Oh Come All Ye Associates

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Check out this great article in the San Jose Mercury News entitled “Venture Capitalists Switch to Startups—Many Are Surprised By Type of Work.”

My two favorite lines from the story are:

“I had no idea of the number of details that I’d have to deal with every day…”

“I used to sit and nod and think I could fake my way through another meeting with someone…”

The VCAT would prevent such surprises.


By | 2016-10-24T14:23:22+00:00 December 9th, 2006|Categories: Venture Capital|4 Comments

About the Author:

Guy Kawasaki is the chief evangelist of Canva, an online graphic design tool. Formerly, he was an advisor to the Motorola business unit of Google and chief evangelist of Apple. He is also the author of The Art of Social Media, The Art of the Start, APE: Author, Publisher, Entrepreneur, Enchantment, and nine other books. Kawasaki has a BA from Stanford University and an MBA from UCLA as well as an honorary doctorate from Babson College.

4 Comments

  1. Shefaly December 10, 2006 at 12:34 am - Reply

    My favourite line: “Striking out on my own actually ended a relationship with someone … You’d have thought I was opening a lemonade stand.”
    Very revealing about how a line of work seen as a mark of ‘having arrived’ (VC) versus a line of work seen as a ‘am getting there’ (entrepreneurship) will attract different types of people to a potential relationship.
    If an entrepreneur has a partner/ significant other, it has to be a person who understands and supports the entrepreneur while (s)he realises his/ her dream. Else the entrepreneur can probably do without the distraction.
    Of course the VCAT does not address this ‘soft’ issue.

  2. alex December 10, 2006 at 1:27 am - Reply

    I agree with Shefaly’s comment about the importance of one being supported by their significant other. Entrepreneurship is intense and my experience with entrepreneurial ventures is that it requires enormous human energy to structure the chaos of nothingness that one wishes to transform into a successful business.
    About the article, I find it so striking that the people who are active in venture investment funds are sometimes so remote from the actual realities of entrepreneurship. That’s one of the reasons why I liked the VCAT (my score was 33, but I will not write to 2000 VC firms because I just love what I am doing now and see no reason to join a VC firm).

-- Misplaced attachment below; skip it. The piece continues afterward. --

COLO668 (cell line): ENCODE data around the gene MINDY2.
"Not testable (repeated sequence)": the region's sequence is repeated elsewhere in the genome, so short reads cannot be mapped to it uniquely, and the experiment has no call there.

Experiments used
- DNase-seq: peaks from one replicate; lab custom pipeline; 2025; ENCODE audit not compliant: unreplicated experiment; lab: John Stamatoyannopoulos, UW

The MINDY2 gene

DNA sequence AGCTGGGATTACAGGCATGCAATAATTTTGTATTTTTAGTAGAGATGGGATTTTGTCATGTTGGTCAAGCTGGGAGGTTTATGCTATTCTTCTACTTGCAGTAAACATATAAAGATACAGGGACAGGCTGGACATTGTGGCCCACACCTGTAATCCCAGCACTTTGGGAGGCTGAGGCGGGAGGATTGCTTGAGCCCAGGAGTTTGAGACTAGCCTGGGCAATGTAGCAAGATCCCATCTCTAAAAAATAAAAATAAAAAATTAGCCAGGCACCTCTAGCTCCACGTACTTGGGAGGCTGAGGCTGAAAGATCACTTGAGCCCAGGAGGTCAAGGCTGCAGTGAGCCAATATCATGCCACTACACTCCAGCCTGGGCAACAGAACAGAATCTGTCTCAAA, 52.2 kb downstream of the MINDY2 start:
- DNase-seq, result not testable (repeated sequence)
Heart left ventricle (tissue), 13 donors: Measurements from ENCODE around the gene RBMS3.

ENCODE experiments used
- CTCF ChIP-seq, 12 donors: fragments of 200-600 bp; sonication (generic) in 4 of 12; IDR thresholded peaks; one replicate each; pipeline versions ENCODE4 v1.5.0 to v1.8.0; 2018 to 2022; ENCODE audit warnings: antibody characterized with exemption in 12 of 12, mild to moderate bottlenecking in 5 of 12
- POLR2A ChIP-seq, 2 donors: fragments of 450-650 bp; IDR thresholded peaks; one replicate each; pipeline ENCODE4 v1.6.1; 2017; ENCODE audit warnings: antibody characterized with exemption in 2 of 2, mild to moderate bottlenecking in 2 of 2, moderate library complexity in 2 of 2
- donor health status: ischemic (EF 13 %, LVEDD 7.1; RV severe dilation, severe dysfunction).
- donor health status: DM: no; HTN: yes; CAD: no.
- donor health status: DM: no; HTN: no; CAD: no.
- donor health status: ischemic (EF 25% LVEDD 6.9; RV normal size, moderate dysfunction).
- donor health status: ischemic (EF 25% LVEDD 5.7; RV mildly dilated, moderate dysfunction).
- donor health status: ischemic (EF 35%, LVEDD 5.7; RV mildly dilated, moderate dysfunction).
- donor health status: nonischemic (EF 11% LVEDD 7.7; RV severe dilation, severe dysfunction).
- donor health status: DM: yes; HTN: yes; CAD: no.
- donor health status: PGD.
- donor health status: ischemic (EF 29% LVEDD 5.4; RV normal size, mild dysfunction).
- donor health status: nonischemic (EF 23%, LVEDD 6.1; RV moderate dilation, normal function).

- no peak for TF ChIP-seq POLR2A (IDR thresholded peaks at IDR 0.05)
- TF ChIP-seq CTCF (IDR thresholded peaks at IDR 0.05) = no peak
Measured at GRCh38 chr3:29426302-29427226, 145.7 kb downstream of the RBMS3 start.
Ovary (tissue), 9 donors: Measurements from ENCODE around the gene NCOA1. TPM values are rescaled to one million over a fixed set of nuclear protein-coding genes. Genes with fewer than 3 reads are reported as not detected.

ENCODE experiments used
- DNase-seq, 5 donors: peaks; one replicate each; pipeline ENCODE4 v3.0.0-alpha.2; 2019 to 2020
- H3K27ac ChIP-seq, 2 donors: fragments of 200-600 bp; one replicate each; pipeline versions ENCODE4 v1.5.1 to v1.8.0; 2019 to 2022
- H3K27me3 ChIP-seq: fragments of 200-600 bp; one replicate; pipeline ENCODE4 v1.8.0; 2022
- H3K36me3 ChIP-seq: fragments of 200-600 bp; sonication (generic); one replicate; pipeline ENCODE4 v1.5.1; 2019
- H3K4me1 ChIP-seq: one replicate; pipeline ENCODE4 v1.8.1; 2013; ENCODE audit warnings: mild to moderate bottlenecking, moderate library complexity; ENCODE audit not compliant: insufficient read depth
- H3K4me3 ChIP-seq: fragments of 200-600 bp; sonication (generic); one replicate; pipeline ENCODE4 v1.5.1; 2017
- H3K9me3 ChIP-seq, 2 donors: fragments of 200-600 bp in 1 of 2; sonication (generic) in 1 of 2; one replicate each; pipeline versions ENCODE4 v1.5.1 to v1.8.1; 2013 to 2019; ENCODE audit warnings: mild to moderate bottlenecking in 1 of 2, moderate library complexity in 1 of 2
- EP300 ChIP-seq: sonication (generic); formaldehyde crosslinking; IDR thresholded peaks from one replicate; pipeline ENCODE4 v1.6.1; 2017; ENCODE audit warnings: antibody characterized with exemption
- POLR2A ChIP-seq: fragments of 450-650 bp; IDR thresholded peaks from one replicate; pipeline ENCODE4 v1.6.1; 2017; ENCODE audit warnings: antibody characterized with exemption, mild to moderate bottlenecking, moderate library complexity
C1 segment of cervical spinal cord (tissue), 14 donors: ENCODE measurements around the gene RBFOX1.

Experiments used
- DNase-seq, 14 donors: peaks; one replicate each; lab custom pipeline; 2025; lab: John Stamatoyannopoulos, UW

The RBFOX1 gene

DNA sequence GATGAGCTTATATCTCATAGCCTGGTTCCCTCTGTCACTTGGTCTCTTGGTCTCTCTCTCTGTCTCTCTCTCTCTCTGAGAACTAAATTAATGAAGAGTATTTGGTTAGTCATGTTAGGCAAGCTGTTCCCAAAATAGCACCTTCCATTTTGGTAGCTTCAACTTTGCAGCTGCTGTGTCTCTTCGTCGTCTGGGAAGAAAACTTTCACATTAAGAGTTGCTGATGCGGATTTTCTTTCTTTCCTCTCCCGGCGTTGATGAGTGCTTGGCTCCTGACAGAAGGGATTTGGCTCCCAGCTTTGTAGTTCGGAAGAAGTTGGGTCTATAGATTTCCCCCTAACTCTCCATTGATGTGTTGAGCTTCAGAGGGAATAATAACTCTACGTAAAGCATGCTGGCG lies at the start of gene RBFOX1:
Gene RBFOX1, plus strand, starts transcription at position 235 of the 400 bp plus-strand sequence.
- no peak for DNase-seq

3. Neil McDonnell December 10, 2006 at 4:00 am - Reply

    Am I reading that article right, $60M raised from VC’s for an online marketing firm? This from a guy who wonders what kind of chairs to order for his company. I can tell him the right choice is folding chairs with a high-end, $40 folding table. $4M for a blog search firm? What are they spending this money on?
    I’ve started and ran two companies, and am in the process of getting my third up as I write this. Only one of them required I beg for VC money, and they didn’t really seem to have any experience.
    Some famous guy once wrote that we should be patient for growth but impatient for profit. Thanks, Guy, for your past couple of blogs on the VC world’s less perfect side. 🙂
    Neil McDonnell, SFTen Consulting

  4. Chris Hong December 10, 2006 at 4:06 am - Reply

    Sadly, this article reaffirms my personal observation of VCs from both coasts. As an entrepreneur and angel for several startups, I choose my angels and VCs based on their operating experience so they’ll actually add value during meetings instead of just a face for “network of firms and funds”.

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